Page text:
Theater Review: BEFORE THE SWORD (World Premiere at New Conservatory Theater Center)

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by Chuck Louden on September 25, 2023

in Theater-San Francisco / Bay Area


British author Terence Hanbury “Tim” White (1906-1964), better known as T.H. White, is best-known for The Once and Future King (1958) a collection of four novels — three previously published — based on the Arthurian Legends, stories which had already been around for over a thousand years when, in 1938, White published the first part, The Sword in the Stone. Sound familiar? As with the 1961 same-titled animated adaption by Walt Disney, it chronicles Arthur’s upbringing by a foster father, a contentious relationship with a foster brother, and training by Merlyn, a wizard who lives through time backwards. Merlyn, knowing the boy’s destiny to be King of England, teaches Arthur (a.k.a. “Wart”) lessons by turning him into a variety of animals. (Two other books in The Once and Future King were source material for Camelot.)

Mark P. Robinson, Henry Halkyard, Kim Donovan,
Radhika Rao, Jeffrey Hoffman, and Adam KuveNiemann

In his World Premiere play Before the Sword, commissioned by New Conservatory Theater Center’s founder and director Ed Decker, Andrew Alty creates a moving, delightful and charming tale that fantasizes the beginnings of the book’s creation, and the results are definitely magical. Alty weaves facts about White’s life — an abusive father, being orphaned and bullied, reclusiveness, training a goshawk, drinking, misanthropic and queerness — into the play, but in surprising ways. Missing, thank goodness, is anything about White being a sexual sadist.

Adam KuveNiemann, Henry Halkyard, Kim Donovan, and Radhika Rao

Set in a post-WWI British village, the eccentric, reclusive Tim (Adam KuveNiemann ) — suffering from writer’s block — comes upon a troubled young lad in the forest. The 14-year-old Freddie (Henry Halkyard) is running from his bullying schoolmates but doesn’t divulge the reason. Freddie’s parents, the very strict military man Jonathan Wharton (Mark Robinson) and his obedient, sensitive wife Hannah (Kimberly Donovan) are at a loss as to how they should handle their defiant teenage son, who needs both discipline and an education. Freddie is drawn to the unique and somewhat outlandish professor and convinces both his parents and this unconventional author to be his tutor.

Henry Halkyard, Mark P. Robinson, and Adam KuveNiemann

Nature, animals and the great outdoors fascinated White. Here, Tim takes his new pupil under his wing and opens up a whole new world to the eager young Freddie, teaching him to notice the behavior of animals. As they bond, secrets are gradually unveiled, such as Freddie admitting to being adopted and wanting to seek out his “real” parents. Both Jonathan and Hannah become anxious as their somewhat troubled son seems to gravitate towards his new teacher and becomes more distant and rebellious, especially toward his very conservative, strict, abusive father.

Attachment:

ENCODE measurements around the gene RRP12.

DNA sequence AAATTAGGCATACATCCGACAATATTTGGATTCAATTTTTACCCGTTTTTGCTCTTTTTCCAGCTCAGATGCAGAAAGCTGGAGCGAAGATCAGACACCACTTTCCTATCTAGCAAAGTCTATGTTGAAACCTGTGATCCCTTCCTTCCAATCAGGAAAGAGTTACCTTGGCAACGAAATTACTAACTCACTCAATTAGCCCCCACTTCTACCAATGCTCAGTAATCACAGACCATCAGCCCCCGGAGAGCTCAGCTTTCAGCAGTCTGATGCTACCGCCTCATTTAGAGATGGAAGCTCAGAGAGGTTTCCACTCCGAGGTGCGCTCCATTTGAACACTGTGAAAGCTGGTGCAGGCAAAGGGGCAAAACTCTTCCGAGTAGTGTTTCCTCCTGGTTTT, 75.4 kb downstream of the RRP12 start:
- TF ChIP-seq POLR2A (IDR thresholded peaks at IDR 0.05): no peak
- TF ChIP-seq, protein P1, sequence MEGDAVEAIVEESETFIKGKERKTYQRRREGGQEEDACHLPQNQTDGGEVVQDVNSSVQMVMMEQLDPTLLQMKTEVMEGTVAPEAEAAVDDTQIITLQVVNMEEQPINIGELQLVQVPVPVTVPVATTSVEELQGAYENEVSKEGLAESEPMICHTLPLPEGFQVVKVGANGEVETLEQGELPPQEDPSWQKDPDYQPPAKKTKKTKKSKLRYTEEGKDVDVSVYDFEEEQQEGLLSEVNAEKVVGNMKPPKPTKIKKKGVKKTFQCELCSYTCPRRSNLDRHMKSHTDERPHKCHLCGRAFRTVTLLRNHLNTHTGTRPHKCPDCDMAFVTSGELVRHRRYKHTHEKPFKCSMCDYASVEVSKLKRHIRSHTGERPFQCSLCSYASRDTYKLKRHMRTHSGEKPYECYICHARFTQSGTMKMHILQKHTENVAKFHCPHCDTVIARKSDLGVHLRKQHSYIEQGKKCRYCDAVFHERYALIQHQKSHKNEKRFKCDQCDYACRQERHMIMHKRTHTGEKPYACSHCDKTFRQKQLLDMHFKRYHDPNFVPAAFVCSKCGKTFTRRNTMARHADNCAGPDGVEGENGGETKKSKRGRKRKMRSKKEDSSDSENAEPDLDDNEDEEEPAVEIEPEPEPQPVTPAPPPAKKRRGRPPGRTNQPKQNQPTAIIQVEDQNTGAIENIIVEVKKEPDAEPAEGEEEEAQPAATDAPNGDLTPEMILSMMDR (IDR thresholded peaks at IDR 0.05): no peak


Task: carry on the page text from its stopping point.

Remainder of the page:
Jeffrey Hoffman and Mark P. Robinson

It wouldn’t be a New Conservatory Theater production without a same sex attraction or romance. Surprisingly, it isn’t Tim’s. Hannah’s burgeoning friendship with the self confident Vicar’s wife, Claire Reynolds (Radhika Rao), awakens feelings in her that she “dared not ever think.” Vicar Roger Reynolds (the humorous Jefferey Hoffman) is not at all shocked or surprised by his wife’s special friendship; he himself is queer. Freddie’s journey takes a violent turn and loyalties are tested as he continues to grow and seek direction in his future.

Radhika Rao and Kim Donovan

Although of course we all are rooting for Freddie and his journey, I found Hannah’s awakening equally if not more interesting. Donovan’s performance is radiant and I found myself always watching her gestures, reactions and coming into her new sense of self even when she’s just reacting to all that is happening with her child and violent husband (awesome fight choreography by Kristen Matia).

Kim Donovan, Radhika Rao, Jeffrey Hoffman,
Mark P. Robinson, Adam KuveNiemann, and Henry Halkyard

Decker does a sensitive job with his actors, all of whom excel as people who have their own unique point of view and coping skills as the story evolves. Keri Fitch‘s costumes are very reflective of the 1930s (Hannah’s transformation from her drab housewife attire to a beautiful purple evening dress is a wonderful contrast). Lit with time-shifting accuracy by Christian Mejia, Devin Kasper‘s magnificent set morphs between forest and home, just as the scenes do. With the trees, leaves, special nooks and crannies, and chirping birds (sound by Kalon Thibodeaux), we are taken into this beautiful world from a time gone by.

Kim Donovan, Mark P. Robinson, Jeffrey Hoffman, and Radhika Rao

photos by Lois Tema

Kim Donovan and Adam KuveNiemann

Before the Sword
New Conservatory Theatre Center, 25 Van Ness Ave. in San Francisco
ends on October 15, 2023
for tickets, call 415.861.8972 or visit NCTC

 Henry Halkyard, Kim Donovan, Radhika Rao, and Adam KuveNiemann

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